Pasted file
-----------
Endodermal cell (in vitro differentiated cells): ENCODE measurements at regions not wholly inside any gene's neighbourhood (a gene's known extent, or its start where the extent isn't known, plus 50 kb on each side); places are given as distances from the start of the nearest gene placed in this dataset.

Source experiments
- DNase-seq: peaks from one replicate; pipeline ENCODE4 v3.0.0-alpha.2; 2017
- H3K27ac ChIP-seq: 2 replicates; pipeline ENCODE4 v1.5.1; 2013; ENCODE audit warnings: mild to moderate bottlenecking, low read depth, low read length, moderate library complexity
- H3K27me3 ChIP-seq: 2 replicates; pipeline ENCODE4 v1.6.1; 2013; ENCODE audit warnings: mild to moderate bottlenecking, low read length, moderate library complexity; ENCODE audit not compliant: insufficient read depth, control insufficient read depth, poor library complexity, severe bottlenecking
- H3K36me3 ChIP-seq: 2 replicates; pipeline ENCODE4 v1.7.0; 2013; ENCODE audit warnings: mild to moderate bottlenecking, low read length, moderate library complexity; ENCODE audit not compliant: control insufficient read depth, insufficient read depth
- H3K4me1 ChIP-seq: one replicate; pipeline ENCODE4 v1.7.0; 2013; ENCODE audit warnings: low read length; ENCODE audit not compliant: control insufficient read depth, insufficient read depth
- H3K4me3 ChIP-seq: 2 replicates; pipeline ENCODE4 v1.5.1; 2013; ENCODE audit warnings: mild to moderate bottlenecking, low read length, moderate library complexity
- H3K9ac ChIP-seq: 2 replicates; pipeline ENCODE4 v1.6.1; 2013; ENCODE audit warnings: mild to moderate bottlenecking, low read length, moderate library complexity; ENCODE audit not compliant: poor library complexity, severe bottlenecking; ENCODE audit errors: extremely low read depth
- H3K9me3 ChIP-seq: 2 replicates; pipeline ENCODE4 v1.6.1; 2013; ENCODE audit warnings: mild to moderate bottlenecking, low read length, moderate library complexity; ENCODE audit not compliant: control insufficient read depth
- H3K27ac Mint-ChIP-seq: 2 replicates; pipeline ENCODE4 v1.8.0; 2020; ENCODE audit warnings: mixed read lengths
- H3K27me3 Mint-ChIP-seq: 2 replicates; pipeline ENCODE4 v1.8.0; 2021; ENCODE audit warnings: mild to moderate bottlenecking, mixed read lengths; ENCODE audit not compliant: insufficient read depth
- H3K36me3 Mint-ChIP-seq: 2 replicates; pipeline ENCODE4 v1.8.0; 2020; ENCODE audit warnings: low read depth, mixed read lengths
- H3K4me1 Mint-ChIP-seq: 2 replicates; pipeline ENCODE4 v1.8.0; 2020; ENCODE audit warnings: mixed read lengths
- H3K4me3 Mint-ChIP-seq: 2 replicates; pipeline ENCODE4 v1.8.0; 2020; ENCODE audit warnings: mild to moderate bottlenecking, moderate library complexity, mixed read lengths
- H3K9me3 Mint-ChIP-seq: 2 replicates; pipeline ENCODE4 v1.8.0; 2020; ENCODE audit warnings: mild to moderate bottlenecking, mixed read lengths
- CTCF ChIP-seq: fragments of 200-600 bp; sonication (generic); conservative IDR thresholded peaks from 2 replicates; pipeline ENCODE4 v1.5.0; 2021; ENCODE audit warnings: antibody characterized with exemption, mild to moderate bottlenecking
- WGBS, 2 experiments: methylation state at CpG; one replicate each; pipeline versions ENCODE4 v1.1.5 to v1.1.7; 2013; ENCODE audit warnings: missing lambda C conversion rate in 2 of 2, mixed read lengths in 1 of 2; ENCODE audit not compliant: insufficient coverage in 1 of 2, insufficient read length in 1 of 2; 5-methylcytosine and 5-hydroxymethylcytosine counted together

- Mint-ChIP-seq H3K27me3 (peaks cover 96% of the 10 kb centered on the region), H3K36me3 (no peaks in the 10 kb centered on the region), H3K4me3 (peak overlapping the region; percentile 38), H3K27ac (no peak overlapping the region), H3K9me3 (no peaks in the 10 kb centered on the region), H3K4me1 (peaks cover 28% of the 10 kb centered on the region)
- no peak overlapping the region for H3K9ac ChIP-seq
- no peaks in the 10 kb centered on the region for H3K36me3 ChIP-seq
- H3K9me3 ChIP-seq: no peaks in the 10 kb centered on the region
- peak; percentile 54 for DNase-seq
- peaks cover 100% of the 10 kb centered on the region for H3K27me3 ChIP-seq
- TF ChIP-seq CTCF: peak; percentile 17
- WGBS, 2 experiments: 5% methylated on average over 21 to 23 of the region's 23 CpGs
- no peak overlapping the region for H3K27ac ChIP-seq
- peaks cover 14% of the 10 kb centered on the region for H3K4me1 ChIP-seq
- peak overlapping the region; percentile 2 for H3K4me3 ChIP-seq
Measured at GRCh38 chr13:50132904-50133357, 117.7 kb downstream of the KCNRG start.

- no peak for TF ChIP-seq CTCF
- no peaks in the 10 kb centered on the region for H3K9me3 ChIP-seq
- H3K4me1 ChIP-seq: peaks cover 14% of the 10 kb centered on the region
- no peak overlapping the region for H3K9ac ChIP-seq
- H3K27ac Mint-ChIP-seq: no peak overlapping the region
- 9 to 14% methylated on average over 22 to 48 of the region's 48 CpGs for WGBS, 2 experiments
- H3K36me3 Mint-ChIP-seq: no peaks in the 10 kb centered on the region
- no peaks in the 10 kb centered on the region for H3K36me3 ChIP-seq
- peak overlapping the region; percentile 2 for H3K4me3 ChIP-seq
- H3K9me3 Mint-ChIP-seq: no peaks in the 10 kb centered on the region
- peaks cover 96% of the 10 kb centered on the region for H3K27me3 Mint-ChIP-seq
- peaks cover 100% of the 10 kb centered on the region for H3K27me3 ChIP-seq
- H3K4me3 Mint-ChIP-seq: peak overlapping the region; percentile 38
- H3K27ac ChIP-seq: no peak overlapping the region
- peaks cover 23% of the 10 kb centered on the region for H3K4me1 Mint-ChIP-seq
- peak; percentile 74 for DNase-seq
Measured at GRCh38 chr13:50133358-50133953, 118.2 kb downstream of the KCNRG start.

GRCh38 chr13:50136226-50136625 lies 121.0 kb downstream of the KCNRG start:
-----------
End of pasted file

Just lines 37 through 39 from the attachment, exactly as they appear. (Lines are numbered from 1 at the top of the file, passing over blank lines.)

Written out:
- H3K36me3 Mint-ChIP-seq: no peaks in the 10 kb centered on the region
- no peaks in the 10 kb centered on the region for H3K36me3 ChIP-seq
- peak overlapping the region; percentile 2 for H3K4me3 ChIP-seq